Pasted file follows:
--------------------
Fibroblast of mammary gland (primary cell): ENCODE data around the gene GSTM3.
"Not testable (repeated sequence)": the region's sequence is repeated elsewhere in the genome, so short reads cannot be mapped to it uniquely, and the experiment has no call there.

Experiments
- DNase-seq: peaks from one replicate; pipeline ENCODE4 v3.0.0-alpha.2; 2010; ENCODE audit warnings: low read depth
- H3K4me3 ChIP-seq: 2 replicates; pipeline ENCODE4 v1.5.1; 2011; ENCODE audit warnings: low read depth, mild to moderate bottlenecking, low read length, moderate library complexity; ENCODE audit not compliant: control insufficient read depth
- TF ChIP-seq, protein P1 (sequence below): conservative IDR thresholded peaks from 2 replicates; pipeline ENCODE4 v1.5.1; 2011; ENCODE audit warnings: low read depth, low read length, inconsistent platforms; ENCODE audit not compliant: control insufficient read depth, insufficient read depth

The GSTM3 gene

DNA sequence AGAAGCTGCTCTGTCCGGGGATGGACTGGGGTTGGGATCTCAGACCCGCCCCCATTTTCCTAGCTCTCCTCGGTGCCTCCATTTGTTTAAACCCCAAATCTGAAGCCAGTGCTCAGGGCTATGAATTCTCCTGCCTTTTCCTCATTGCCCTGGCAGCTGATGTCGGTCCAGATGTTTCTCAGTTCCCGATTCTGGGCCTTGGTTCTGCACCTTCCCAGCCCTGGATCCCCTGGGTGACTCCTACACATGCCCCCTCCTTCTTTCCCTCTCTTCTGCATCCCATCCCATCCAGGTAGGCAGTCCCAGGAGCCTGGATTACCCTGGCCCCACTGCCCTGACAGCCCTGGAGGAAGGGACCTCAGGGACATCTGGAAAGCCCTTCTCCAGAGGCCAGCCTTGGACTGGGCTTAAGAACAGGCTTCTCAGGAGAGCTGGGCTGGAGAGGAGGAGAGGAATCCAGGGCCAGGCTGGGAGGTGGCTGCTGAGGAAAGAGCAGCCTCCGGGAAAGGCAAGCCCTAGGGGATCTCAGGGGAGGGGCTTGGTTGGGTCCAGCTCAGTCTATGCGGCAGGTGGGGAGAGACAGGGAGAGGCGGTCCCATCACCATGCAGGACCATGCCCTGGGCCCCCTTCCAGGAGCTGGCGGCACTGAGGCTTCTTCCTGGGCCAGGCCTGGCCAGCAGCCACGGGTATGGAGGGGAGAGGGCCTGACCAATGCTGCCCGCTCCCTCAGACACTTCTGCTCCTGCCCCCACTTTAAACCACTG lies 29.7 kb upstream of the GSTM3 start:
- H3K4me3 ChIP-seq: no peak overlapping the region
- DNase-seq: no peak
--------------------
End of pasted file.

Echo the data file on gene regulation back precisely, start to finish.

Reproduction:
Fibroblast of mammary gland (primary cell): ENCODE data around the gene GSTM3.
"Not testable (repeated sequence)": the region's sequence is repeated elsewhere in the genome, so short reads cannot be mapped to it uniquely, and the experiment has no call there.

Experiments
- DNase-seq: peaks from one replicate; pipeline ENCODE4 v3.0.0-alpha.2; 2010; ENCODE audit warnings: low read depth
- H3K4me3 ChIP-seq: 2 replicates; pipeline ENCODE4 v1.5.1; 2011; ENCODE audit warnings: low read depth, mild to moderate bottlenecking, low read length, moderate library complexity; ENCODE audit not compliant: control insufficient read depth
- TF ChIP-seq, protein P1 (sequence below): conservative IDR thresholded peaks from 2 replicates; pipeline ENCODE4 v1.5.1; 2011; ENCODE audit warnings: low read depth, low read length, inconsistent platforms; ENCODE audit not compliant: control insufficient read depth, insufficient read depth

The GSTM3 gene

DNA sequence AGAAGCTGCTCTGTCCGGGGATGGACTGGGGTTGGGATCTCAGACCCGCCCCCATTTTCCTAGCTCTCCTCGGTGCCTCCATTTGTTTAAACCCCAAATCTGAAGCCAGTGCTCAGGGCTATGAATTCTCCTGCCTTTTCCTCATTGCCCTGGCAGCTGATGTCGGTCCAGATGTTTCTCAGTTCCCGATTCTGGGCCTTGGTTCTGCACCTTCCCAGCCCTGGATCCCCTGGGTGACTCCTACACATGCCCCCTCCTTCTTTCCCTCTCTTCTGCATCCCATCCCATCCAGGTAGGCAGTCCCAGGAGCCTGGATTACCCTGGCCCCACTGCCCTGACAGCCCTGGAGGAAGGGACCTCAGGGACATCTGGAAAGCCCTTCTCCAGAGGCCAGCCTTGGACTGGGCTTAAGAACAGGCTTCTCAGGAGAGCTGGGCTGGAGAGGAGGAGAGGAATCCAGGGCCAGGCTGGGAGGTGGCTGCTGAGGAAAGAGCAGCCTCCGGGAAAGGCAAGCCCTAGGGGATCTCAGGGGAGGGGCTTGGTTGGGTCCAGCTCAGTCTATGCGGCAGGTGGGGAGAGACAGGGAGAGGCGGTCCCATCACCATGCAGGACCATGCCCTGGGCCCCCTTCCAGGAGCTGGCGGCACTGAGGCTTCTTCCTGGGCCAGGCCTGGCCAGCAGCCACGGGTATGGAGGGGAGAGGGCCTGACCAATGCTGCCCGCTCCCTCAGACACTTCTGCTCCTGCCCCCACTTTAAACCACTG lies 29.7 kb upstream of the GSTM3 start:
- H3K4me3 ChIP-seq: no peak overlapping the region
- DNase-seq: no peak